Hard Times at
The It'll Do Tavern
Part II
I wish I could tell you exactly what came up that day and in the days that followed, but all I can remember is that I was suddenly the boy again, in the hospital again, swept by a killing disease that came out of nowhere to gut the body and char the soul.

I wish I could remember what I said or tried to say to Viva, to get her (and me) to understand what had happened to that boy who heretofore had known nothing but running free on the beach, climbing the mountains, dancing the dance of exuberant youth.

I wish I could remember ... but all I recall is a pale boy's body under assault by hammers and pickaxes and hot pokers, tearing flesh from muscle, muscle from bone --- the wreckage they laid out on a bier in a dark place called Isolation.

And most of all the vision of a bird --- a bird mad with the pain of it, desperately wanting to escape reason and belief and hope and life: to be done with it; to fly away forever, to never return.

To survive the years, I had buried the boy and the bird in a tomb where no one, least of all me, could find them. There they stayed until the day came when the deepest part of me called a halt to all activities: reading, writing, sleeping, partying, going to the movies --- the usual activities that we use to relieve us of the burden of truth.

On my very first day with her, Vivian had seen what I had not yet seen and would not see until the coming of Dr. Mesmer. It was simplicity itself: the hidden memory of going mad so long ago, and the fear of going mad again, had, between the two of them, driven me quite mad.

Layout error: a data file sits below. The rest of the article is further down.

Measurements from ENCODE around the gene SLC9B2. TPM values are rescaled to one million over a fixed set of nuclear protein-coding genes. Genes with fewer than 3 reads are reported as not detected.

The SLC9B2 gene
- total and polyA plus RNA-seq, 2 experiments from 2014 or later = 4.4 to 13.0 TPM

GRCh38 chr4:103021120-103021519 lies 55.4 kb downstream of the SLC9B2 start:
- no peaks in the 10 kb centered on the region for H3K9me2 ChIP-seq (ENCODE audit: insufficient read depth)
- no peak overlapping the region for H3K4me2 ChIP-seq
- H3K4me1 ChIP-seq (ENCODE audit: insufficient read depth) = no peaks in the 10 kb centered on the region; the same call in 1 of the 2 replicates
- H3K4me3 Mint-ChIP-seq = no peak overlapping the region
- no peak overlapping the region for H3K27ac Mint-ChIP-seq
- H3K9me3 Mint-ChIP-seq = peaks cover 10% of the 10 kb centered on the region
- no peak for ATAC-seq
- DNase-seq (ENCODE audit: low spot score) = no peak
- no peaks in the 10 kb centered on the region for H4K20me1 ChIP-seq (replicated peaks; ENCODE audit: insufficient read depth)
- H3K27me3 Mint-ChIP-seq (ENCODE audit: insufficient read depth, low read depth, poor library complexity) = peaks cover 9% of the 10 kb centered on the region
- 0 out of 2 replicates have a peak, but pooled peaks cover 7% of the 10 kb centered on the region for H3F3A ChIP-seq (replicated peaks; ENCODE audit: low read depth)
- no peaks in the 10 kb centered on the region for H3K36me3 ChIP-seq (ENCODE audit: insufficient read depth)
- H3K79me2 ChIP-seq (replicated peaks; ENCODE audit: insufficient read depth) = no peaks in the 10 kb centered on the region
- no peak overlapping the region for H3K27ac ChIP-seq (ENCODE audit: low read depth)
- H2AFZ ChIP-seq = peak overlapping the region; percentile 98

§     §     §

It took a few weeks for Vivian and me to piece me back together again, more or less. She would call from time to time to make sure I was all right.

"What are you doing?" she asked.

"Playing pinball," I said.

"Playing pinball?"

"That's it. Playing pinball. At the It'll Do Tavern. Playing pinball and drinking beer. Looking at the wall some."

"Are you going to be OK?"

"You know the answer to that as well as I do," I said. "I've lasted this long," I said. "I don't think I'm going to be disappearing down the rathole anytime soon," I told her. "You, of all people, know me better than that."

--- L. W. Milam
This article first appeared in
New Mobility Magazine

Go back to Part I

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